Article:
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Public Sector Informant : PSI - September
20 THE PUBLIC SECTOR INFORMANT [SEPTEMBER 2010] What are the implications of Third Generation Quality Management for government organisations? • The theoretical framework • Organisational strategy development • Risk and compliance management • Accreditation and certification • Business excellence • Application and case studies 27 -- 30 September 2010 Rydges Lakeside, Canberra Take the quality journey www.2010.qualcon.com.au The International Conference QUALCON 2010 International and national speakers from government, industry and academia: • Prof Nigel Grigg, School of Engineering and Advanced Technology (Quality Systems) Massey University • Prof John Dalrymple, formerly of the Scottish Quality Management Centre and the Centre for Management Quality Research at RMIT • Dr James Galloway, CEO JAS-ANZ • Dr Michael Court, MD, Balanced Scorecard Australia • Dr Michelle Glogau, CE, BioGro New Zealand • Muhammad Asif, Unie of Twente, Netherlands • Mr James Thomson, Standards Australia • Mr Craig Bates, Chairman, Association of Accredited Certification Bodies (AACB) • Mr James Ruprai, Sydney Olympic Park Authority • Dianne Schumacher, Regulatory Manager, Fonterra Ingredients. Third Generation Quality Management first Tuesday of the month STAY INFORMED . . . [SUPERANNUATION:DARYL DIXON] 21st-century service The proposed new trustees board should streamline public servants' rigid super funds New trustees to fix ComSuper's failings A second glaring defect in CSS's administrative arrangements is that final pay- outs are calculated at the time benefits are paid, not at the date of the claim. Fragile nest eggs: CSS members can lose large sums of money between the time they claim a pay-out and the time it is received. Federal public servants could lose money if the impasse created by the hung Parlia- ment and the resulting weak- ness of minority government further delays, or even prevents, the passage of the Australian Government Super- annuation Schemes Bill 2010. This Bill aims to consolidate the control of key federal super funds under a single trustee body. The plan was announ- ced over two years ago and scheduled to commence on July 1 this year, but it was delayed because the Senate had not finished considering the legis- lation when the election was called. Merging the boards of Military Super, the Defence Force Retirement and Death Benefits Scheme Auth- ority and ARIA (which controls the ComSuper funds) is a sensible and overdue initiative. Under the legis- lation, the Commonwealth Superan- nuation Corporation would become the single trustee body for these large funds, generating substantial savings and streamlining administration. The previous government had an- nounced that General Peter Cosgrove and former Military Super chief executive John McCullagh would be member representative directors of the new trustee board. The new government will take a significant step towards improving the corporate government of CSS, PSS and PSSap if it confirms the creation of a single trustee as well as these two appoint- ments. CSS members stand to lose the most from any further delay in improving the governance and oper- ation of their fund. The recently concluded Cooper inquiry into superannuation highligh- ted the need for improved corporate governance of our largest super funds, to ensure that the funds operate from the perspective of benefiting their members. My past Informant columns have highlighted precisely how ARIA's trustees have done little to further their members' interests in a continuing volatile investment environment. Cosgrove, in his time with the defence force, built a reputation for protecting and enhancing the interests of people working for and with him. McCullagh has overseen the Military Super Scheme's operation, which offers a far wider range of investment options than the CSS. New trustees with these back- grounds are unlikely to accept several current practices of the CSS. As the Informant has highlighted previously, the CSS contains traps for the unwary, which a new single trustee board could fix quickly and thereby vastly improve the situation of members. The most serious shortcoming is the lack of investment choice offered to members whose accumulated con- tributions and interest are entirely subject to investment risk. The CSS offers members only two starkly contrasting choices: a high-risk and, as recent events have proven, volatile default balanced/growth option and a totally safe cash option. But even given this choice, CSS members can only change their investment option once a month at the end of the month. In today's computerised and sophisti- cated investment environment, this is an ice-age option compared with those offered by other funds, includ- ing Military Super and PSSap. A second glaring defect in CSS's administrative arrangements is that final pay-outs are calculated at the time benefits are paid, not at the date of the claim. Unlike the PSS, which calculates pay-outs at the higher of either the value at the date of claim or the date of pay-out, CSS members in the default investment option can lose or gain large amounts of money during periods of volatile markets based on situations beyond their control, including administrative delays in payment of the benefit. A trustee board concerned about the equitable treatment of members could change the rules to offer members options to avoid the possi- bility of losses during the processing period. One such option would be to allow a switch to the safe cash option at the date of claim. Even if the trustees don't see the need to offer such protection against losses while the claim is being processed, they should at least be required to inform members of the investment risks that default fund members are exposed to during this period. These are just two examples of urgently needed reforms to CSS's administration. Last month's Inform- ant also highlighted design defects in PSSap, which I will discuss further next month. Overall, establishing the new trustee board quickly will allow the opportunity to improve services to members of all funds as well as avoid overlap and duplication, and ensure the best possible governance of each separate fund. All federal employees have a vested interest in the new government placing a high priority on passing this legislation. Daryl Dixon is executive chairman of Dixon Advisory. email@example.com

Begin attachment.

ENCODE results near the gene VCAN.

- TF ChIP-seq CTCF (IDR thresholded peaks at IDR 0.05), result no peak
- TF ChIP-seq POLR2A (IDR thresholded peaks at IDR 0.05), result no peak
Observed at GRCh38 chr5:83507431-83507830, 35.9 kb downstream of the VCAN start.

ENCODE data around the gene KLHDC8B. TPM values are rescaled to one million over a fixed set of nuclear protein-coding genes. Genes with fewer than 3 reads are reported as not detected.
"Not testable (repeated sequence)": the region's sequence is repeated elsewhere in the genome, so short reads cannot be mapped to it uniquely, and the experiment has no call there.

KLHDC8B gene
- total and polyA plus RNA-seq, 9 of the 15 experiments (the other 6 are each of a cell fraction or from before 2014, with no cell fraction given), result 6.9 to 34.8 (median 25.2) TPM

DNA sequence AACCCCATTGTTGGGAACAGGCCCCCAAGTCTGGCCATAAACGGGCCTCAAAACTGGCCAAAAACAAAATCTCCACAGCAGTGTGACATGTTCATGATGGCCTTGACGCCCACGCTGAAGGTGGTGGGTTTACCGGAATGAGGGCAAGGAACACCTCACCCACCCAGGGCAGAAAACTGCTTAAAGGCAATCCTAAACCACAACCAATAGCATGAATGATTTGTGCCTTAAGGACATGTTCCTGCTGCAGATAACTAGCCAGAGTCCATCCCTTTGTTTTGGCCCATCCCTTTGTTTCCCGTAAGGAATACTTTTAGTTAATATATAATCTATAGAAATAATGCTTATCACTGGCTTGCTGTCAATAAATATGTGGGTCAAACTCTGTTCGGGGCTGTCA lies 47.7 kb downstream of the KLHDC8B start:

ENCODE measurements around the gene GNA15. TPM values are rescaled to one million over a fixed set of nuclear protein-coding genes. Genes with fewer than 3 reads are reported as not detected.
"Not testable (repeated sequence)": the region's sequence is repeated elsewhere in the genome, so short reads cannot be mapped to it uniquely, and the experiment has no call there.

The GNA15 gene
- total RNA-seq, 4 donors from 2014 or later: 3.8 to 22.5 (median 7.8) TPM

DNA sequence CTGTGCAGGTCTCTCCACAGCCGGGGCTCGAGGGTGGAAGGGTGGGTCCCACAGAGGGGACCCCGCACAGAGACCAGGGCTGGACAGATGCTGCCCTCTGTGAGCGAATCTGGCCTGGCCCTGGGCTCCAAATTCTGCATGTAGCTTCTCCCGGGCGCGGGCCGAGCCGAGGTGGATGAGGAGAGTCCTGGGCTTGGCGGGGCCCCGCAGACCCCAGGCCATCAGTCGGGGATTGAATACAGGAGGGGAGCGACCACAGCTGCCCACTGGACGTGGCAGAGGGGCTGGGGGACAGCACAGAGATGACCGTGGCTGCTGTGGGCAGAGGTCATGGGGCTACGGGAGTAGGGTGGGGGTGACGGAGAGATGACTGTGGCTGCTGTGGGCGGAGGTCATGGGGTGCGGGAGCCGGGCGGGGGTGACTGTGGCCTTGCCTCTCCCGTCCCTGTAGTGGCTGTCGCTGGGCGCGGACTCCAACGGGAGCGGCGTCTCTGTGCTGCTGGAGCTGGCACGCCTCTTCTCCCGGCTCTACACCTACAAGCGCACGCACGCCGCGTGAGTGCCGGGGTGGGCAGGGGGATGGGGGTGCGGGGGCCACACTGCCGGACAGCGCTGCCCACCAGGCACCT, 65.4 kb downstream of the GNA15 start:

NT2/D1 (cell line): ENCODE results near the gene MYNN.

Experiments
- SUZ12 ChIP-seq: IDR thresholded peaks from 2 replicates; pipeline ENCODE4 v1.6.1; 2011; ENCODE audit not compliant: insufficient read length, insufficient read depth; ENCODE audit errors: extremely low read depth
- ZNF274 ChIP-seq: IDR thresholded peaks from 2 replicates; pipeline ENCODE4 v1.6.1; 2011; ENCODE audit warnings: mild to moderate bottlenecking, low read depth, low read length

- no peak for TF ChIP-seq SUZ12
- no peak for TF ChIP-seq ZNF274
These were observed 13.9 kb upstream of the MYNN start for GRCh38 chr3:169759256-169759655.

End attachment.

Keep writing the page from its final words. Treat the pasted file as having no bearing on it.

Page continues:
PSI - October